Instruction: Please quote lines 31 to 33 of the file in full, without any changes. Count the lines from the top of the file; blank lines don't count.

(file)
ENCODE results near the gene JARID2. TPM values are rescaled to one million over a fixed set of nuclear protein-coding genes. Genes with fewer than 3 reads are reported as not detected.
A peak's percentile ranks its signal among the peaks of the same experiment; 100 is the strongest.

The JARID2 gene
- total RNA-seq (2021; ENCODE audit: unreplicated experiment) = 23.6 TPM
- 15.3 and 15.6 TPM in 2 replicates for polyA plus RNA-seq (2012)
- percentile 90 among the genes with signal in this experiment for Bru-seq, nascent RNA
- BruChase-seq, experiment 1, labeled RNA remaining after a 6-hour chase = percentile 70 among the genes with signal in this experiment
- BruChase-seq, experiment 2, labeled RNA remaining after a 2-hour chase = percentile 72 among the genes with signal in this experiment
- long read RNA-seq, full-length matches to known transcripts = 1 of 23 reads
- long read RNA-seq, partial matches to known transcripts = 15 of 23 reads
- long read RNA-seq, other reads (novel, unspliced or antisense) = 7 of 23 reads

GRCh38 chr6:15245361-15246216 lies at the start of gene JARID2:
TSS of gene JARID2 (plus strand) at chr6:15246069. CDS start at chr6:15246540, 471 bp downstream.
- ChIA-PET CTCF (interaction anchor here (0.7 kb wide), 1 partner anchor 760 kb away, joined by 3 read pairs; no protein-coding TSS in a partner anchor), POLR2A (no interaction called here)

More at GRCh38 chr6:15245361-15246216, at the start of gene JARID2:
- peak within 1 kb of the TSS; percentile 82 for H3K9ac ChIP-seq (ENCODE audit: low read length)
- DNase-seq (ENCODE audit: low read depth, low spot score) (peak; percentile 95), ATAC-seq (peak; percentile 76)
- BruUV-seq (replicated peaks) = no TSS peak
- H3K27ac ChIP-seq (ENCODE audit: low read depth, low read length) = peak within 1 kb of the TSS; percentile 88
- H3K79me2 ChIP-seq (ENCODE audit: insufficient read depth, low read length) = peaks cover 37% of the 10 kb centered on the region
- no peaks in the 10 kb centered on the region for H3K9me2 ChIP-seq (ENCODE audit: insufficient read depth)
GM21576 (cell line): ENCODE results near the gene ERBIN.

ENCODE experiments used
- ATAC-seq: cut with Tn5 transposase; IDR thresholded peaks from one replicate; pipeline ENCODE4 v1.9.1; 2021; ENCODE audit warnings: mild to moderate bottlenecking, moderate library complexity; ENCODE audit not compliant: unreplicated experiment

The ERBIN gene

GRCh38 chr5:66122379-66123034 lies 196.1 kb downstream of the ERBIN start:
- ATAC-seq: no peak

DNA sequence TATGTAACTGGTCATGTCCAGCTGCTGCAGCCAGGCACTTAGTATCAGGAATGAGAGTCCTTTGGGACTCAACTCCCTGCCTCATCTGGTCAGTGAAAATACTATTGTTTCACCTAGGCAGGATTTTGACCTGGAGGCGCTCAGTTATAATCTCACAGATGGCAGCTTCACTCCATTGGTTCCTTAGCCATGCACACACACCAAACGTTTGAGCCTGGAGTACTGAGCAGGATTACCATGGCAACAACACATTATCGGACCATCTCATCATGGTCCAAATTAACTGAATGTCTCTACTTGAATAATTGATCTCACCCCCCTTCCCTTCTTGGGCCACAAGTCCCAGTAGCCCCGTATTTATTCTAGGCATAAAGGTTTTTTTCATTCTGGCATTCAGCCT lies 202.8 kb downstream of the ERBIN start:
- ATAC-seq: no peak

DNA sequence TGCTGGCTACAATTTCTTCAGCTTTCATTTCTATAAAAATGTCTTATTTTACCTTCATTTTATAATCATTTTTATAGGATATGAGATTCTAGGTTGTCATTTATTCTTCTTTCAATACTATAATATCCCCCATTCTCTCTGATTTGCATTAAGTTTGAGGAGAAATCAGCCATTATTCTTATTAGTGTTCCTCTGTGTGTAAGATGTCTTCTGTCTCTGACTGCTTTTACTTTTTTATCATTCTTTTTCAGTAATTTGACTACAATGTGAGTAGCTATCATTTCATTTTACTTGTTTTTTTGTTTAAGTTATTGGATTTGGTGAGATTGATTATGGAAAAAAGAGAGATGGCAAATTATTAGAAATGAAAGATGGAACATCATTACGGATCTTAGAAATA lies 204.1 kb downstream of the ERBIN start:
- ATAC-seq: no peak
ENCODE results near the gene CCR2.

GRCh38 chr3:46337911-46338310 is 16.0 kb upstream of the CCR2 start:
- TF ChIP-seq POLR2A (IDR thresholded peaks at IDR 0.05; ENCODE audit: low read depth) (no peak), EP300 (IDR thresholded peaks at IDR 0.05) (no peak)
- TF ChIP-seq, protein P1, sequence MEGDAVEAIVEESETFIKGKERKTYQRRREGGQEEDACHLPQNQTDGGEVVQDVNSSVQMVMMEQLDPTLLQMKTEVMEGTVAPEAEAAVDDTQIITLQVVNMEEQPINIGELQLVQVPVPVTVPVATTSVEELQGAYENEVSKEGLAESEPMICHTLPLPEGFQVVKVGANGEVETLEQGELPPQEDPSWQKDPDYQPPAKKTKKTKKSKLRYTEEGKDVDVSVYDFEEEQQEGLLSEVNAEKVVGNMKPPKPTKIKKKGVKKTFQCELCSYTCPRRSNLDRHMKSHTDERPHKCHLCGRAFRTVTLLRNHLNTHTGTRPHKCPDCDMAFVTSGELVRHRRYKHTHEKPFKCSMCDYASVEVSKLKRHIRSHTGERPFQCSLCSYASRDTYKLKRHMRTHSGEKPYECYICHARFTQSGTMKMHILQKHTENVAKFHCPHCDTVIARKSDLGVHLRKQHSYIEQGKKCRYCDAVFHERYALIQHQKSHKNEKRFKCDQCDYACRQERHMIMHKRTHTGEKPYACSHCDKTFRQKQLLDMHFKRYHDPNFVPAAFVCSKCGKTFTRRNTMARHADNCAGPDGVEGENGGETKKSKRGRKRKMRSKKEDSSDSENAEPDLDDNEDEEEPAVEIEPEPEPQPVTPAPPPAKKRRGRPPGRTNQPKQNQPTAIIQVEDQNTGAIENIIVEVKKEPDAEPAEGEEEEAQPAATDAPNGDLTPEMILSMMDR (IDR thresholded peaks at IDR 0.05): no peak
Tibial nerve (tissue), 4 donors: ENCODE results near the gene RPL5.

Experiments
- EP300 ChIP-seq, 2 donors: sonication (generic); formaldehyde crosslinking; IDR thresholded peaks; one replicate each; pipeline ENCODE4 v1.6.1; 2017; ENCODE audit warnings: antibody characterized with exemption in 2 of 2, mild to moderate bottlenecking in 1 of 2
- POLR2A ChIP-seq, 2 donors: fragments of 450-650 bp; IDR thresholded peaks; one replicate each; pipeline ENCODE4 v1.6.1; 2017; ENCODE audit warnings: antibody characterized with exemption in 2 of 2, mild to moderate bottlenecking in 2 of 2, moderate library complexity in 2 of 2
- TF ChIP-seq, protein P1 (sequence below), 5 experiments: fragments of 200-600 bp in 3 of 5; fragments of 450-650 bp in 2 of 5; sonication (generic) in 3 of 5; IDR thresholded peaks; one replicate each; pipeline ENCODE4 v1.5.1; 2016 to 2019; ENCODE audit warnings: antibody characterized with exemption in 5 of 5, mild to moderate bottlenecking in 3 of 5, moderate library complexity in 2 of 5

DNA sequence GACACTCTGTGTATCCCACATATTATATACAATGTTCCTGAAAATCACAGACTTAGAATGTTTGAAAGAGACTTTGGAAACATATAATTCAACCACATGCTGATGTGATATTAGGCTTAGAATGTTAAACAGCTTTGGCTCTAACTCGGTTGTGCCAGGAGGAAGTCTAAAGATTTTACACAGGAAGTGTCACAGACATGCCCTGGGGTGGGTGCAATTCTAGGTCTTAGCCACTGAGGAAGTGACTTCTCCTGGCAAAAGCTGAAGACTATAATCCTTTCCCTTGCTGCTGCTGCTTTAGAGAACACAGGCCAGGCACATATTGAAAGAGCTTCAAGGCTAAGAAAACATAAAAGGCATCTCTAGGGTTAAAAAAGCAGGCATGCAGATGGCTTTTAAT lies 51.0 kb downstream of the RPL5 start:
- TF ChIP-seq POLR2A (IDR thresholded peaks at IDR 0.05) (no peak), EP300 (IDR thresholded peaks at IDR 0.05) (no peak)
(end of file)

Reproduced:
- ATAC-seq: no peak
ENCODE results near the gene CCR2.

GRCh38 chr3:46337911-46338310 is 16.0 kb upstream of the CCR2 start: